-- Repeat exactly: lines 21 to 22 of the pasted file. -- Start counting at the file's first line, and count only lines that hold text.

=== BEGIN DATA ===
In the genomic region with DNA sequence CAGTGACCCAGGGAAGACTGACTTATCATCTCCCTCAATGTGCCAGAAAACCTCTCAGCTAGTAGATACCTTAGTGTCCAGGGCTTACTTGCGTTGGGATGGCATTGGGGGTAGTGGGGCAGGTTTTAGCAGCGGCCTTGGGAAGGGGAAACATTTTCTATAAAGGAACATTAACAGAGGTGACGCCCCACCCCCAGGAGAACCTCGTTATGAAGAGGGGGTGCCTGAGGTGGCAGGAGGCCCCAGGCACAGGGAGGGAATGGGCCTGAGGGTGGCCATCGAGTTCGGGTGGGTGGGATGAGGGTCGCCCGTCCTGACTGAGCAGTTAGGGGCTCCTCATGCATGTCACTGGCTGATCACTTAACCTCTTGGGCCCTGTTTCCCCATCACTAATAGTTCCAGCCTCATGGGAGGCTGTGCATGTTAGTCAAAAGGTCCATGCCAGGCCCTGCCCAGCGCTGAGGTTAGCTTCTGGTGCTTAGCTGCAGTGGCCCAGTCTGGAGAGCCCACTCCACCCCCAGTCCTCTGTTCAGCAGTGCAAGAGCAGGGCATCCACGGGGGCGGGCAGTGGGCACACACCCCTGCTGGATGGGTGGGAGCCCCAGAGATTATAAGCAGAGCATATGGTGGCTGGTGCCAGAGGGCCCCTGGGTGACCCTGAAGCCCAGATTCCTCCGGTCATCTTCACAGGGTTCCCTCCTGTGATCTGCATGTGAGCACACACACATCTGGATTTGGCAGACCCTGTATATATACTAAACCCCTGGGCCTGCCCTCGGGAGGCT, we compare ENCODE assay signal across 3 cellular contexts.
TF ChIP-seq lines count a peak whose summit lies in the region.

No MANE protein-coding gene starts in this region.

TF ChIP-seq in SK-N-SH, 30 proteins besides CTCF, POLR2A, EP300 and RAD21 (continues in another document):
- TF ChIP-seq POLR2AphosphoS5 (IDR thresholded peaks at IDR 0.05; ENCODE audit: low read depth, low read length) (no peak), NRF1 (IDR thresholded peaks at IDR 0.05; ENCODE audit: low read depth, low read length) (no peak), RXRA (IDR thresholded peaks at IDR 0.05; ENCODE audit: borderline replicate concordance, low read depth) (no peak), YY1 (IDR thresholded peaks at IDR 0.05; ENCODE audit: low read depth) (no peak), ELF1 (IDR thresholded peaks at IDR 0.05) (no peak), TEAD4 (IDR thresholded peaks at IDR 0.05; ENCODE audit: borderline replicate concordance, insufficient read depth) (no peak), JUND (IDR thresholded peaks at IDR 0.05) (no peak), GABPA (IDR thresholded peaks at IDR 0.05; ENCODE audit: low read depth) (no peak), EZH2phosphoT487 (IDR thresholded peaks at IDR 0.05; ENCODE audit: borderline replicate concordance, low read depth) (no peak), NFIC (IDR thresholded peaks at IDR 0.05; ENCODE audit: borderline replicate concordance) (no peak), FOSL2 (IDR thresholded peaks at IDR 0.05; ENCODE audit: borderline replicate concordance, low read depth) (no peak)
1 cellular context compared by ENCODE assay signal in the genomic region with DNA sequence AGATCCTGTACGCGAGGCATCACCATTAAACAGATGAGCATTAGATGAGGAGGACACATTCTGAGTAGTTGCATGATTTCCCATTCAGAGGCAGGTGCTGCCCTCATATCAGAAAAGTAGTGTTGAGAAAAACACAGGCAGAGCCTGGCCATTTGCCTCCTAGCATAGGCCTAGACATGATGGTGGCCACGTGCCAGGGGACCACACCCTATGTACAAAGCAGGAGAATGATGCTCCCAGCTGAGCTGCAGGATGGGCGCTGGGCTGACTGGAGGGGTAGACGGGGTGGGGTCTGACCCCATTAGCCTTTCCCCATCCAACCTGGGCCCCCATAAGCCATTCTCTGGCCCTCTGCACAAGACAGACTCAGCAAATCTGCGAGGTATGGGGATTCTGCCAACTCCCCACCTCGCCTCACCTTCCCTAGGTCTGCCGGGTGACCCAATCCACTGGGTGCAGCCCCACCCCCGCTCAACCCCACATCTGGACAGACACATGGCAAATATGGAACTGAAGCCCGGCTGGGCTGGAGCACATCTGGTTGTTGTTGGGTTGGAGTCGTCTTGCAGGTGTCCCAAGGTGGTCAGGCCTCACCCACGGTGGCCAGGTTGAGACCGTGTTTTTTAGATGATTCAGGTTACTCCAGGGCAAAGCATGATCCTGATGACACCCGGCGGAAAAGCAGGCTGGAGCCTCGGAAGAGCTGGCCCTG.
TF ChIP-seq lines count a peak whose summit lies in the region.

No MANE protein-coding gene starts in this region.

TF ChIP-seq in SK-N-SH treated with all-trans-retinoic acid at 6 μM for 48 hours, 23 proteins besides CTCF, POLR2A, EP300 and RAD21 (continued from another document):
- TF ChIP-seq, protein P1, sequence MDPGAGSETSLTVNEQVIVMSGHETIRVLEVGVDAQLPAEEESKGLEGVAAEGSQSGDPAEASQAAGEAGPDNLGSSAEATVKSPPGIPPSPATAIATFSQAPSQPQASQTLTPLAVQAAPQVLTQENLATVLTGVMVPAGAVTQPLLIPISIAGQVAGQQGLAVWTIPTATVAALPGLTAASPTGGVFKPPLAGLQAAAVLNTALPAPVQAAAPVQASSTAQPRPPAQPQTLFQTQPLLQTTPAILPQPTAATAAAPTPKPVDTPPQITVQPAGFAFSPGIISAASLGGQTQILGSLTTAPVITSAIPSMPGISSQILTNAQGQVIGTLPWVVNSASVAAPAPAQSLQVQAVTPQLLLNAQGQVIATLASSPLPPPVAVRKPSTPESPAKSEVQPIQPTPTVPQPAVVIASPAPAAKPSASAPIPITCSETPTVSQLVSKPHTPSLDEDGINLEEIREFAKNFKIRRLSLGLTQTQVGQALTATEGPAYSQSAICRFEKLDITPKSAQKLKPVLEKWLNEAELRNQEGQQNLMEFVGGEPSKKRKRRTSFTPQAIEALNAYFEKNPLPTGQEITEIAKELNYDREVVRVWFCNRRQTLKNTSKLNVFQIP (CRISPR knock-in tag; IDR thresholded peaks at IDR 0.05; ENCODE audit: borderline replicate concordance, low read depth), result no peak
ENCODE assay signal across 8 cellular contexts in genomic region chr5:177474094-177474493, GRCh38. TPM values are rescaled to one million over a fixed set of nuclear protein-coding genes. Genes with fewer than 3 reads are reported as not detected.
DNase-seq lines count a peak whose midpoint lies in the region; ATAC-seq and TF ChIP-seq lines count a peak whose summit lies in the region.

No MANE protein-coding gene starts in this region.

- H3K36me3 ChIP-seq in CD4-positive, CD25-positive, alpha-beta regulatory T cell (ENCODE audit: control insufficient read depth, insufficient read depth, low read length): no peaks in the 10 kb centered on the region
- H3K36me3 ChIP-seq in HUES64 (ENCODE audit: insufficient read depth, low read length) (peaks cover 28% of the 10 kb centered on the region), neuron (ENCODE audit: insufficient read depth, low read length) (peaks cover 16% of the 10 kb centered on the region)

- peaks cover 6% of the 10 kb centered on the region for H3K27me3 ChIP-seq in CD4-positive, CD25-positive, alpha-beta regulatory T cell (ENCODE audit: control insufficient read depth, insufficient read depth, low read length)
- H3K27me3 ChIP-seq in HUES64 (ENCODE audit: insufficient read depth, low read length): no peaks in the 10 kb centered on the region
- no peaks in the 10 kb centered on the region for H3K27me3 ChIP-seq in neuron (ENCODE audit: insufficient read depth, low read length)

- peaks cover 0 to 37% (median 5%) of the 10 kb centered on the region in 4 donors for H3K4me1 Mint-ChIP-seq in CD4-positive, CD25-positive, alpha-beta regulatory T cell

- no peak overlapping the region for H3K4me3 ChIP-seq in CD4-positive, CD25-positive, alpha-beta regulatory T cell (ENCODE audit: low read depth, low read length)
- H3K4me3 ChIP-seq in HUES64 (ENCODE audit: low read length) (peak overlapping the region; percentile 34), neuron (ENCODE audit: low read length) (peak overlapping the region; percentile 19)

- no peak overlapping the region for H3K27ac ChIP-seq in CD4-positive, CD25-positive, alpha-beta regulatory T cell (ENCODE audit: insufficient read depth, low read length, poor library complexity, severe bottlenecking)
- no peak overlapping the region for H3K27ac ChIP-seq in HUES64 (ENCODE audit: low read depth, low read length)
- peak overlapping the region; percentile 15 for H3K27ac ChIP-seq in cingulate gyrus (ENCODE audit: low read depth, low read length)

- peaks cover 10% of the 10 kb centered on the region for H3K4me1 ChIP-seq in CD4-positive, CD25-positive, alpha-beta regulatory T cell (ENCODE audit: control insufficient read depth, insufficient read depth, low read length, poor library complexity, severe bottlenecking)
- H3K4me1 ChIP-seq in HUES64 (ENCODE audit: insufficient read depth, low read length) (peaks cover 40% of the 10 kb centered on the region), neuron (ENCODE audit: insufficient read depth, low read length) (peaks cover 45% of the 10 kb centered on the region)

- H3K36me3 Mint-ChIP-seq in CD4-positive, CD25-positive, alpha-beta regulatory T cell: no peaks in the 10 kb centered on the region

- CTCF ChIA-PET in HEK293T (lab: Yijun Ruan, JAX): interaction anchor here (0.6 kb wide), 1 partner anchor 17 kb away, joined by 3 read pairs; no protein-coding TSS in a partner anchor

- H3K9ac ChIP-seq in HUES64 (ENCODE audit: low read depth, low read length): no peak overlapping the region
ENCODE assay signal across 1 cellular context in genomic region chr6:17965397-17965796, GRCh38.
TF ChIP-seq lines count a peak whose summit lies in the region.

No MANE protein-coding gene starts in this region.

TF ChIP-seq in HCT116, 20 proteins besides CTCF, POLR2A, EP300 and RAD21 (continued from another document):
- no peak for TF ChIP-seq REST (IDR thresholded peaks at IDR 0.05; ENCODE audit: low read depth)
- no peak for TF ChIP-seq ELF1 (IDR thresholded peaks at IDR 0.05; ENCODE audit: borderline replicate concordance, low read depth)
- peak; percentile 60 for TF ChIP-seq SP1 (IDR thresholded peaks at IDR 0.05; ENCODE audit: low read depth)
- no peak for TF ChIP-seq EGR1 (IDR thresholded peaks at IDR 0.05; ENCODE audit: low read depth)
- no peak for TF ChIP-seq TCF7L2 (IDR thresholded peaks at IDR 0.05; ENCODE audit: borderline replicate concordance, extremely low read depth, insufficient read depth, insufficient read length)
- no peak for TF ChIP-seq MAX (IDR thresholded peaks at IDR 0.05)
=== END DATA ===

- H3K4me3 ChIP-seq in HUES64 (ENCODE audit: low read length) (peak overlapping the region; percentile 34), neuron (ENCODE audit: low read length) (peak overlapping the region; percentile 19)

- no peak overlapping the region for H3K27ac ChIP-seq in CD4-positive, CD25-positive, alpha-beta regulatory T cell (ENCODE audit: insufficient read depth, low read length, poor library complexity, severe bottlenecking)